This might jolt a partier on a Saturday night. London-based artist Reza Aramesh has installed his haunting sculptures for '12 Midnight' at five nightclubs in NYC, including Bossa Nova Civic Club in Bushwick.
Mixing war photography, Renaissance-style sculpture, and peep-shows, Iranian-born artist Reza Aramesh has brought to New York a poignant series of installations forcing the viewer to confront assumptions about violence, culture and sex. With images taken from war photography, and made from handcrafted lime-wood and then painted with polychrome, the busts will be installed in five nightclubs in NYC: Marquee, No. 8, Santos Party House, Sugarland, and Bossa Nova Civic Club.
The men depicted in the sculptures are erotic not only in their physique and pose, but also because Aramesh has designed them to be viewed through a box with holes -- evoking an illicit feeling associated with pornography or peep shows. Also of note for the works are the plinths upon which the scultpures rest. Not merely slabs showcasing the sculptures, the plinths are covered in graffiti by New York-based Jason Castro.
Pictured above are the truly powerful sculptures, provacatively questioning how people in the modern world experience war through media. Of note in particular is the sad, lingering air around Dying Iranian Solder, 1987.
The Nets season is over, Jay-Z and Barbra Streisand paid respects, and Disney On Ice rocked the house. Nearly a year after Barclays Center opened, its architect Christopher Sharples of SHoP Architects is being honored by the first annual Architizer A+ Awards on Thursday night. Sharples was brought on after Frank Gehry's replacement Ellerbe Becket's designs were compared to an airplane hangar. Here's a look back at some of the reactions to the arena.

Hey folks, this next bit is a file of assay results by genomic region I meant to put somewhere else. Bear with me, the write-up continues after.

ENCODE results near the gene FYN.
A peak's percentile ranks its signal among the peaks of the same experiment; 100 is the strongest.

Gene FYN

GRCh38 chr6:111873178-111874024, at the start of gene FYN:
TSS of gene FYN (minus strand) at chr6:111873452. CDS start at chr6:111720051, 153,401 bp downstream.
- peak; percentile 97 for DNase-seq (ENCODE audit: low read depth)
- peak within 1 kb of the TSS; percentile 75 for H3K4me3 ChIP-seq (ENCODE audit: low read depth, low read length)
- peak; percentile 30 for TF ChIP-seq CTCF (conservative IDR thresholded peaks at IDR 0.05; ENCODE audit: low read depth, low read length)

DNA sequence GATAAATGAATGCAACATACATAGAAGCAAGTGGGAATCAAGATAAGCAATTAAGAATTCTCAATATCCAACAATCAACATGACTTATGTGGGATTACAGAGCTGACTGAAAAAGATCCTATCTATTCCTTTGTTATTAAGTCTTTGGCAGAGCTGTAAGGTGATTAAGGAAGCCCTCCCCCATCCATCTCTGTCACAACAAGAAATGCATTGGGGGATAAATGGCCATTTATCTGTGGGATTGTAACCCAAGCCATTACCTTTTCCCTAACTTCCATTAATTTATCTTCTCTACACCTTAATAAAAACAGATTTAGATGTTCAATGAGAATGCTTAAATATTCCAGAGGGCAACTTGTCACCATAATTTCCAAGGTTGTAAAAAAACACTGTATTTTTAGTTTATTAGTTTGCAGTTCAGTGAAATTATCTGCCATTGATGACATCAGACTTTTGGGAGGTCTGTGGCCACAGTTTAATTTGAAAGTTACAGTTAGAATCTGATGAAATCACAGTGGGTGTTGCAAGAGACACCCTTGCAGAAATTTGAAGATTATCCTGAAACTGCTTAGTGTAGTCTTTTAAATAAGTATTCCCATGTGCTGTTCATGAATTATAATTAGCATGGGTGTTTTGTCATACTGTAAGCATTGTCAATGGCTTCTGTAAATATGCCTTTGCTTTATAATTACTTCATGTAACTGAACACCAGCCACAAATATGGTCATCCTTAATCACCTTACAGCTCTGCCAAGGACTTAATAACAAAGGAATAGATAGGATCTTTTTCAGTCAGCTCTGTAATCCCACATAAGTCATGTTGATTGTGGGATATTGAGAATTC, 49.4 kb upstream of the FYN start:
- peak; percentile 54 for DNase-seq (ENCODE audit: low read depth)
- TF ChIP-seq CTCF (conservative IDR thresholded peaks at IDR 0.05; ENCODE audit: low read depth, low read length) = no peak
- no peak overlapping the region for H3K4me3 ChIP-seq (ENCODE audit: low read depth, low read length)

SHoP has also spared Brooklyn another retro stadium. The architects have created something tougher, more textured and compelling, an anti-Manhattan monument, not clad in glass or titanium but muscular and progressive like its borough.
Dutch artist Florentijn Hofman has designed a six-story-tall rubber duckie, which is currently floating in the city's Victoria Harbour.
While it may not be the most conceptual public art installation of all time, a six-story-tall traveling rubber duckie is causing a frenzy along the banks of Hong Kong’s Victoria Harbour.
The massive bath toy, created by the Netherlands’s Florentijn Hofman, was first pulled into town on May 2 by tug boat. And it has already created a rubber duck craze in the city, with many street vendors selling armfuls rubber duckies both big and small. Hofman told CNN that he thinks his piece’s success has something to do with nostalgia. "I see it as an adult thing. It makes you feel young again. It refers to your childhood when there was no stress or economic pressure, no worry about having to pay the rent," he said.
This is not the first of Hofman’s installations to reference childhood iconography. He’s previously staged a giant floppy rabbit at Sweden’s 2011 Open Art Biennale and a suspended pig with Mickie Mouse ears in Strasbourg.
Since launching in 2008, the rubber duck project has traveled to Osaka, Sydney, Sao Paolo, and Amsterdam. It will remain in Hong Kong until June 9, before moving on to a secret location in the United States—once which will be announced only a week prior to launch time.
Looking for an escapist trip to a bygone era? The British Film Institute has posted some of the amazing footage from Claude Friese-Greene's 1920's color films capturing British life. Scroll down to see some of our favorites.